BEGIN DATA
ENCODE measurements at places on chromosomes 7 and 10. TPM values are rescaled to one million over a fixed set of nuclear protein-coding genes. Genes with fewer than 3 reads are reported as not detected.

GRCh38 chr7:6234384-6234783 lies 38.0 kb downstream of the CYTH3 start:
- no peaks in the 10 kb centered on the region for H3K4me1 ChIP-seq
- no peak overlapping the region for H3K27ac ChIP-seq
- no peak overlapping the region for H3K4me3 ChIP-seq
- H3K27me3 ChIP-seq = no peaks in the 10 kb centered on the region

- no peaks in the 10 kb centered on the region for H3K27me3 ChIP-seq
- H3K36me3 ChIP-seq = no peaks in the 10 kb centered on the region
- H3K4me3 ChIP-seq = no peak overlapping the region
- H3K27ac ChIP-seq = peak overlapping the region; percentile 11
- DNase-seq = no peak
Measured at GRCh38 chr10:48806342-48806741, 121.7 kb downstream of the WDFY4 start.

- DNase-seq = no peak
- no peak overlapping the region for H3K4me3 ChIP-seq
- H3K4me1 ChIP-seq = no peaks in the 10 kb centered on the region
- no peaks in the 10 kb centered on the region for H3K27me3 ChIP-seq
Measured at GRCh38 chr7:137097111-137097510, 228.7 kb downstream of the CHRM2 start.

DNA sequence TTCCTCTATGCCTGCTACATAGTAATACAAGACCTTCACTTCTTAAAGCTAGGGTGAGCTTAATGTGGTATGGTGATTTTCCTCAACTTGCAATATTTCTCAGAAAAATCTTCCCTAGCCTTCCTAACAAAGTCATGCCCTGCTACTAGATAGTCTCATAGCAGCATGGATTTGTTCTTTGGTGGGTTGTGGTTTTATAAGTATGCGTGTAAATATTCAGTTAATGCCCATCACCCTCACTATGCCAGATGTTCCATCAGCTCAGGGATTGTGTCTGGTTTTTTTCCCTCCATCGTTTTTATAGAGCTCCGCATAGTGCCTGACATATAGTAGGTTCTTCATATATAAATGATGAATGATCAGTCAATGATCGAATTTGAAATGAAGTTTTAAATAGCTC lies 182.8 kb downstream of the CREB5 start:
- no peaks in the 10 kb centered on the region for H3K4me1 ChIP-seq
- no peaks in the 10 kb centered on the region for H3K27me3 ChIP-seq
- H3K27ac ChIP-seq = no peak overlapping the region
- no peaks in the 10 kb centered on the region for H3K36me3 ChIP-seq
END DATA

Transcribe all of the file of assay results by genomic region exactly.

ENCODE measurements at places on chromosomes 7 and 10. TPM values are rescaled to one million over a fixed set of nuclear protein-coding genes. Genes with fewer than 3 reads are reported as not detected.

GRCh38 chr7:6234384-6234783 lies 38.0 kb downstream of the CYTH3 start:
- no peaks in the 10 kb centered on the region for H3K4me1 ChIP-seq
- no peak overlapping the region for H3K27ac ChIP-seq
- no peak overlapping the region for H3K4me3 ChIP-seq
- H3K27me3 ChIP-seq = no peaks in the 10 kb centered on the region

- no peaks in the 10 kb centered on the region for H3K27me3 ChIP-seq
- H3K36me3 ChIP-seq = no peaks in the 10 kb centered on the region
- H3K4me3 ChIP-seq = no peak overlapping the region
- H3K27ac ChIP-seq = peak overlapping the region; percentile 11
- DNase-seq = no peak
Measured at GRCh38 chr10:48806342-48806741, 121.7 kb downstream of the WDFY4 start.

- DNase-seq = no peak
- no peak overlapping the region for H3K4me3 ChIP-seq
- H3K4me1 ChIP-seq = no peaks in the 10 kb centered on the region
- no peaks in the 10 kb centered on the region for H3K27me3 ChIP-seq
Measured at GRCh38 chr7:137097111-137097510, 228.7 kb downstream of the CHRM2 start.

DNA sequence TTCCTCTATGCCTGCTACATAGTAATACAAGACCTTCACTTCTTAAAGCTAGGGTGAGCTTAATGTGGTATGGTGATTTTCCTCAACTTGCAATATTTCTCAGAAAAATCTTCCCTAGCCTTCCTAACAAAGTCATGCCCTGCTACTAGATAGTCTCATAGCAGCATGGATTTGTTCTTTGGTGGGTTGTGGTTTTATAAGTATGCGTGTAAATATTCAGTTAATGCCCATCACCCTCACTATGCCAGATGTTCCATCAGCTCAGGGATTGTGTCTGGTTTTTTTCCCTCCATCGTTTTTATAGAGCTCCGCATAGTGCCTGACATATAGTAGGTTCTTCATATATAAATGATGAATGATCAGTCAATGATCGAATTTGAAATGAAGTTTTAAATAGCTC lies 182.8 kb downstream of the CREB5 start:
- no peaks in the 10 kb centered on the region for H3K4me1 ChIP-seq
- no peaks in the 10 kb centered on the region for H3K27me3 ChIP-seq
- H3K27ac ChIP-seq = no peak overlapping the region
- no peaks in the 10 kb centered on the region for H3K36me3 ChIP-seq